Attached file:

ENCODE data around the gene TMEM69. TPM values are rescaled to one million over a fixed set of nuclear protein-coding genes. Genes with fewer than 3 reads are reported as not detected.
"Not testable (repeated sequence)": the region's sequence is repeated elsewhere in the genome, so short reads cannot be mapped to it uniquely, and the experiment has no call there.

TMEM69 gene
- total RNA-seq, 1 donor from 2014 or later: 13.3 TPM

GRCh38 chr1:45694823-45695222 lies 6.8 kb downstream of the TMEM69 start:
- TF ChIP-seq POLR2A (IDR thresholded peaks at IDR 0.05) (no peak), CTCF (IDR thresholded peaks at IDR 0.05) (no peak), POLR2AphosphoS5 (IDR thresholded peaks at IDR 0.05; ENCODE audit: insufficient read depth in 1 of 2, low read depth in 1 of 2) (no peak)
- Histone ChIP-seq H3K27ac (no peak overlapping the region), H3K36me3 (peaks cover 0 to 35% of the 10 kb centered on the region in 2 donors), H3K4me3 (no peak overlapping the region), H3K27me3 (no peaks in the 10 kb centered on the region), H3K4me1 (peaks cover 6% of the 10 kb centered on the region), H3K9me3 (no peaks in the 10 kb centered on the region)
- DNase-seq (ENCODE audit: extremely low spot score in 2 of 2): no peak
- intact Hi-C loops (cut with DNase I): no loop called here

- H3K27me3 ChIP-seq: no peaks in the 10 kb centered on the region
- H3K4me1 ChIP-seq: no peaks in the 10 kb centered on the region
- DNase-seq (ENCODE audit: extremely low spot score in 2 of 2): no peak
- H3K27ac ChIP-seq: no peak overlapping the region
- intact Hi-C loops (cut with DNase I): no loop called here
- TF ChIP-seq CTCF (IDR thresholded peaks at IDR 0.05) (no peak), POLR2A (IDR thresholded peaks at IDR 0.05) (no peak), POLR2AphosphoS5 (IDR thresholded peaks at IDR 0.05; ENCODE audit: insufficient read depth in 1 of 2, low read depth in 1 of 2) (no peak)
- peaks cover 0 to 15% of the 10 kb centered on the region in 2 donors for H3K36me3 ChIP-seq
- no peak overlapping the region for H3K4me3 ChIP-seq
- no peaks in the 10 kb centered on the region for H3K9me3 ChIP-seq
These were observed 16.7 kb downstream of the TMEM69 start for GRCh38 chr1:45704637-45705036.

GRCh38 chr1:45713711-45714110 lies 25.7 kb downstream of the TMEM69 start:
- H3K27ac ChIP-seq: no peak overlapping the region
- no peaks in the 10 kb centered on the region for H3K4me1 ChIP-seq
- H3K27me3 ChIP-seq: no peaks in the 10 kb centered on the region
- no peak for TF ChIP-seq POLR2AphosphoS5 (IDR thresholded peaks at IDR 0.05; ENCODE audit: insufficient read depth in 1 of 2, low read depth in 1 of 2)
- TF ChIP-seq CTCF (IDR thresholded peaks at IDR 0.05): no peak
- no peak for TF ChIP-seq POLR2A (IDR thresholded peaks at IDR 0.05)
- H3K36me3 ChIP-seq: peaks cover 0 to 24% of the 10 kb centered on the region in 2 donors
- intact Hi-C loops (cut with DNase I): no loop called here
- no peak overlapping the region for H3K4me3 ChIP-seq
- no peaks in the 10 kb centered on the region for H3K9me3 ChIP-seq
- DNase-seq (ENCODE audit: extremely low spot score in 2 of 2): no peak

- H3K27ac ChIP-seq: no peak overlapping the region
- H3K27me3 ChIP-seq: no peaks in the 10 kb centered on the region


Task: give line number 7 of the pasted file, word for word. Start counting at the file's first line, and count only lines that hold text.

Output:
- Histone ChIP-seq H3K27ac (no peak overlapping the region), H3K36me3 (peaks cover 0 to 35% of the 10 kb centered on the region in 2 donors), H3K4me3 (no peak overlapping the region), H3K27me3 (no peaks in the 10 kb centered on the region), H3K4me1 (peaks cover 6% of the 10 kb centered on the region), H3K9me3 (no peaks in the 10 kb centered on the region)